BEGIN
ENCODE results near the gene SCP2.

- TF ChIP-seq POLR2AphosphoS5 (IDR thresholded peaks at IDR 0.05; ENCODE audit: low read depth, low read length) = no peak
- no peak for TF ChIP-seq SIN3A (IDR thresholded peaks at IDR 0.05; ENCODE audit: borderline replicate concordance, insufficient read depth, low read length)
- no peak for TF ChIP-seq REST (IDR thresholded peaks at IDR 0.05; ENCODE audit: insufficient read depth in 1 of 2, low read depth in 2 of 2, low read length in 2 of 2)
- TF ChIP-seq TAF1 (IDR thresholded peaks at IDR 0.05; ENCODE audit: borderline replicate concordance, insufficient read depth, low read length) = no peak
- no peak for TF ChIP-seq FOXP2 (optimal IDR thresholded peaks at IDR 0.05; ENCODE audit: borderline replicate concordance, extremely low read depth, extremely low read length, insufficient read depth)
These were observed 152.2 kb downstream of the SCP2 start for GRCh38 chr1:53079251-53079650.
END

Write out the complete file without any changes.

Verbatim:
ENCODE results near the gene SCP2.

- TF ChIP-seq POLR2AphosphoS5 (IDR thresholded peaks at IDR 0.05; ENCODE audit: low read depth, low read length) = no peak
- no peak for TF ChIP-seq SIN3A (IDR thresholded peaks at IDR 0.05; ENCODE audit: borderline replicate concordance, insufficient read depth, low read length)
- no peak for TF ChIP-seq REST (IDR thresholded peaks at IDR 0.05; ENCODE audit: insufficient read depth in 1 of 2, low read depth in 2 of 2, low read length in 2 of 2)
- TF ChIP-seq TAF1 (IDR thresholded peaks at IDR 0.05; ENCODE audit: borderline replicate concordance, insufficient read depth, low read length) = no peak
- no peak for TF ChIP-seq FOXP2 (optimal IDR thresholded peaks at IDR 0.05; ENCODE audit: borderline replicate concordance, extremely low read depth, extremely low read length, insufficient read depth)
These were observed 152.2 kb downstream of the SCP2 start for GRCh38 chr1:53079251-53079650.